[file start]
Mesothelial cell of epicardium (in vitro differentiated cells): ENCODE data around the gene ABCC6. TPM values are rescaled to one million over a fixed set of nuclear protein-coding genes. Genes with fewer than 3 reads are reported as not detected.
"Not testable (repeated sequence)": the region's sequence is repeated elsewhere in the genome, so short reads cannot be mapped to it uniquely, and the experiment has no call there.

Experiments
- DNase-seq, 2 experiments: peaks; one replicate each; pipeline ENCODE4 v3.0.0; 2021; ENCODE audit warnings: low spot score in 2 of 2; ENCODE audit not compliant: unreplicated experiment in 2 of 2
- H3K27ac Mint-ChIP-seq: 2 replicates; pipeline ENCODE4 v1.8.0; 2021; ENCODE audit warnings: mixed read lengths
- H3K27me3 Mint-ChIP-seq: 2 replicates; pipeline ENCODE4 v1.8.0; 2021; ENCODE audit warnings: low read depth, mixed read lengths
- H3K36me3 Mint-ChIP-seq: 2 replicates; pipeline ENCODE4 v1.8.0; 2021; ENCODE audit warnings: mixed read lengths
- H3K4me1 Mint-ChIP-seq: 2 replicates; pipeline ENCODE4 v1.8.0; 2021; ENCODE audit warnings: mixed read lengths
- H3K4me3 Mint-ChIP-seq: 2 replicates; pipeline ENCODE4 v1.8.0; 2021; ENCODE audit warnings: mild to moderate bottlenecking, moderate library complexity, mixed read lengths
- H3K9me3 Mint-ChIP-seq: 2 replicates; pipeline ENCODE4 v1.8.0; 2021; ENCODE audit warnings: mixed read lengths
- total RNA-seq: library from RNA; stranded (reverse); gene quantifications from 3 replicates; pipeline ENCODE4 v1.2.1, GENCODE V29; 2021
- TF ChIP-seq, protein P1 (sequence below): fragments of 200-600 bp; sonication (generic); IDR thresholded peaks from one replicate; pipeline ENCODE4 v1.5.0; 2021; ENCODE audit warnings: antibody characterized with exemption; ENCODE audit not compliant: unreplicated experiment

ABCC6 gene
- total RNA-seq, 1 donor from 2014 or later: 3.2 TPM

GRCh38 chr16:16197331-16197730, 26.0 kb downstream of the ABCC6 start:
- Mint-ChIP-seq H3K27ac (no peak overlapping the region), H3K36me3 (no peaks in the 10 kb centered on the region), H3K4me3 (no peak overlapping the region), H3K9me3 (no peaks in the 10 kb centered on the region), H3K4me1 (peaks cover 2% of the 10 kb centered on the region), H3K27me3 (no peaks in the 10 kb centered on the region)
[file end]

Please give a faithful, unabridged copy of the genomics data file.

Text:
Mesothelial cell of epicardium (in vitro differentiated cells): ENCODE data around the gene ABCC6. TPM values are rescaled to one million over a fixed set of nuclear protein-coding genes. Genes with fewer than 3 reads are reported as not detected.
"Not testable (repeated sequence)": the region's sequence is repeated elsewhere in the genome, so short reads cannot be mapped to it uniquely, and the experiment has no call there.

Experiments
- DNase-seq, 2 experiments: peaks; one replicate each; pipeline ENCODE4 v3.0.0; 2021; ENCODE audit warnings: low spot score in 2 of 2; ENCODE audit not compliant: unreplicated experiment in 2 of 2
- H3K27ac Mint-ChIP-seq: 2 replicates; pipeline ENCODE4 v1.8.0; 2021; ENCODE audit warnings: mixed read lengths
- H3K27me3 Mint-ChIP-seq: 2 replicates; pipeline ENCODE4 v1.8.0; 2021; ENCODE audit warnings: low read depth, mixed read lengths
- H3K36me3 Mint-ChIP-seq: 2 replicates; pipeline ENCODE4 v1.8.0; 2021; ENCODE audit warnings: mixed read lengths
- H3K4me1 Mint-ChIP-seq: 2 replicates; pipeline ENCODE4 v1.8.0; 2021; ENCODE audit warnings: mixed read lengths
- H3K4me3 Mint-ChIP-seq: 2 replicates; pipeline ENCODE4 v1.8.0; 2021; ENCODE audit warnings: mild to moderate bottlenecking, moderate library complexity, mixed read lengths
- H3K9me3 Mint-ChIP-seq: 2 replicates; pipeline ENCODE4 v1.8.0; 2021; ENCODE audit warnings: mixed read lengths
- total RNA-seq: library from RNA; stranded (reverse); gene quantifications from 3 replicates; pipeline ENCODE4 v1.2.1, GENCODE V29; 2021
- TF ChIP-seq, protein P1 (sequence below): fragments of 200-600 bp; sonication (generic); IDR thresholded peaks from one replicate; pipeline ENCODE4 v1.5.0; 2021; ENCODE audit warnings: antibody characterized with exemption; ENCODE audit not compliant: unreplicated experiment

ABCC6 gene
- total RNA-seq, 1 donor from 2014 or later: 3.2 TPM

GRCh38 chr16:16197331-16197730, 26.0 kb downstream of the ABCC6 start:
- Mint-ChIP-seq H3K27ac (no peak overlapping the region), H3K36me3 (no peaks in the 10 kb centered on the region), H3K4me3 (no peak overlapping the region), H3K9me3 (no peaks in the 10 kb centered on the region), H3K4me1 (peaks cover 2% of the 10 kb centered on the region), H3K27me3 (no peaks in the 10 kb centered on the region)